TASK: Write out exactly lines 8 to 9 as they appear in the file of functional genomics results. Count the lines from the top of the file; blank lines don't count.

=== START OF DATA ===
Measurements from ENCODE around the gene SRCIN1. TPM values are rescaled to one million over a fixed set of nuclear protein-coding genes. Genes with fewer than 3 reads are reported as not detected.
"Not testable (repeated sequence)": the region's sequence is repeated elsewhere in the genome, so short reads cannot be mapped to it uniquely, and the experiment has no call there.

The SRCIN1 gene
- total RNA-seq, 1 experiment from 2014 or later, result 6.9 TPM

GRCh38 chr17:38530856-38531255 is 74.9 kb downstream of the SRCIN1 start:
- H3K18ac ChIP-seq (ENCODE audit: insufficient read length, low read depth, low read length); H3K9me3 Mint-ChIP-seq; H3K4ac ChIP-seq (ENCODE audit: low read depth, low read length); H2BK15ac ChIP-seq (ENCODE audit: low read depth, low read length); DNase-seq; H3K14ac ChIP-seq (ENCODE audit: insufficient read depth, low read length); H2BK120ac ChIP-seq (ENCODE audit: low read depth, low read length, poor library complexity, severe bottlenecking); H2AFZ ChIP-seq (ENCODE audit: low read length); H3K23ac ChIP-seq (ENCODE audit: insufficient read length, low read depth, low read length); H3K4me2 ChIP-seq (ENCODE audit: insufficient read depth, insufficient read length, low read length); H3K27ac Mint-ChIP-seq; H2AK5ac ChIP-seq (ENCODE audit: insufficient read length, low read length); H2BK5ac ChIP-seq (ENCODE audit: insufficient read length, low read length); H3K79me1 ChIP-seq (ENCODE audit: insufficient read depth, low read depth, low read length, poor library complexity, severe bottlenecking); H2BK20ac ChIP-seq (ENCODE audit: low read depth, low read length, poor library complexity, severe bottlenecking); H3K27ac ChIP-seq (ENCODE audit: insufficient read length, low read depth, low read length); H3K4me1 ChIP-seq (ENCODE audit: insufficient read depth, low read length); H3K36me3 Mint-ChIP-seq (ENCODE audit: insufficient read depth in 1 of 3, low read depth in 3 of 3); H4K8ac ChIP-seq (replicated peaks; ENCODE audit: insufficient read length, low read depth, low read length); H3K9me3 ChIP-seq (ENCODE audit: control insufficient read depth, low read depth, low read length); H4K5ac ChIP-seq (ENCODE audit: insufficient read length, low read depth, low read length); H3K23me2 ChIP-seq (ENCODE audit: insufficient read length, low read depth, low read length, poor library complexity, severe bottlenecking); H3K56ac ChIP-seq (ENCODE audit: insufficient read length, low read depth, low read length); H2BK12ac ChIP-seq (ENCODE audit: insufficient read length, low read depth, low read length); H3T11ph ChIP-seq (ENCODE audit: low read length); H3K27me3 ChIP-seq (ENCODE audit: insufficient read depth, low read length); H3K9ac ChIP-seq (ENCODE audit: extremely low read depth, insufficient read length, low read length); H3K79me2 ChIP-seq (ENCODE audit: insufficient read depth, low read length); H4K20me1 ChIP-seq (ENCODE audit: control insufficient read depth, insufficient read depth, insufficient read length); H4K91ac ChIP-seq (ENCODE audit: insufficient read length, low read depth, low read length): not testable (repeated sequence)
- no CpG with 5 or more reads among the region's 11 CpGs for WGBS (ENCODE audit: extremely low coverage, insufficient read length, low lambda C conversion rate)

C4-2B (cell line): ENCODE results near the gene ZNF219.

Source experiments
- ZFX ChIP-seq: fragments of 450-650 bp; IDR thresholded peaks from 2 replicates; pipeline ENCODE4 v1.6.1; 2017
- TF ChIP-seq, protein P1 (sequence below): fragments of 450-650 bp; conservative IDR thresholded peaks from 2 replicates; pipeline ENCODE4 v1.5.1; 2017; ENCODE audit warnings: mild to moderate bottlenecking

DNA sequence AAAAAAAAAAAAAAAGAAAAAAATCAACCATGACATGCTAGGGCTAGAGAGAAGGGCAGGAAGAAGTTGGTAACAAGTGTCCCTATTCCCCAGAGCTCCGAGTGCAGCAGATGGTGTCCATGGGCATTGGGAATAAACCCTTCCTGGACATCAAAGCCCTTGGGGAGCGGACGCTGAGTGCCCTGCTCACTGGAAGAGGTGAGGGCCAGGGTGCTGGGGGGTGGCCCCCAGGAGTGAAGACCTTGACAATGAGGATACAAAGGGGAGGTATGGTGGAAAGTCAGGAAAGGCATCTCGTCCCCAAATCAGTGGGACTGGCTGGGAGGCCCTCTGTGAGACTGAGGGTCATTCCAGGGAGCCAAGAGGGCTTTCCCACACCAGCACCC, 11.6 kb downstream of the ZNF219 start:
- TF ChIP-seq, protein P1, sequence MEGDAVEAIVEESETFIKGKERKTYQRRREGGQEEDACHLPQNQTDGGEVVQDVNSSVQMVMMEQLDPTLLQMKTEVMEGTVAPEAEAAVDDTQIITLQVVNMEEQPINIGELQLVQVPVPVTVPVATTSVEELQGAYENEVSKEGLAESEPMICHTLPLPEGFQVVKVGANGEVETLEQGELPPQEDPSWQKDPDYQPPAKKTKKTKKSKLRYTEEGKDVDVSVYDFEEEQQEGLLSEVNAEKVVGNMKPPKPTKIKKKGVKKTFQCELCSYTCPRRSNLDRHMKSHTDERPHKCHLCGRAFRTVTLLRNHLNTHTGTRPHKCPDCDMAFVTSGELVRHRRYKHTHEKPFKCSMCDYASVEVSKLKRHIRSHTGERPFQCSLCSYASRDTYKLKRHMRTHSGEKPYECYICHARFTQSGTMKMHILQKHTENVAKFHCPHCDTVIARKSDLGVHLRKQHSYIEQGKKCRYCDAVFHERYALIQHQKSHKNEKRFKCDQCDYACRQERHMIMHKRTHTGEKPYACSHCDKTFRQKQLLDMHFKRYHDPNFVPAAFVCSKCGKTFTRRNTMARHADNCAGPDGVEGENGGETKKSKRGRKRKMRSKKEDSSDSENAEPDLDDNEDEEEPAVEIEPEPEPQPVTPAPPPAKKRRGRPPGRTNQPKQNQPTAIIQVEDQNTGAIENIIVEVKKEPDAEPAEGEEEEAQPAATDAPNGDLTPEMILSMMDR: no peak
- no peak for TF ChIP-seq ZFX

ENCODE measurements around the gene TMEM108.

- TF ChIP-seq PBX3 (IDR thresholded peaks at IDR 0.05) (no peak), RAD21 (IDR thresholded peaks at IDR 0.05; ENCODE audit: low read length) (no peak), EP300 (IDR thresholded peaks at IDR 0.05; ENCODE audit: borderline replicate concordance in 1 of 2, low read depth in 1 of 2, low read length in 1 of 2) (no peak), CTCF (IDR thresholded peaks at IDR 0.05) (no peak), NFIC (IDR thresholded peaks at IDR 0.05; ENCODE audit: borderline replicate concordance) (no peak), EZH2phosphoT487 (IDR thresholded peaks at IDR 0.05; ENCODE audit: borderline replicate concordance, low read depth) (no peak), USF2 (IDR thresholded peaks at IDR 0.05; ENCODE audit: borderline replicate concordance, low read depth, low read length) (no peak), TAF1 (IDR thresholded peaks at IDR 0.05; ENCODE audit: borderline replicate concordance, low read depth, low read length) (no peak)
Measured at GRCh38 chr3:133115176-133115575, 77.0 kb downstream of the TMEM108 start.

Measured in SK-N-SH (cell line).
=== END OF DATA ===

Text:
C4-2B (cell line): ENCODE results near the gene ZNF219.

Source experiments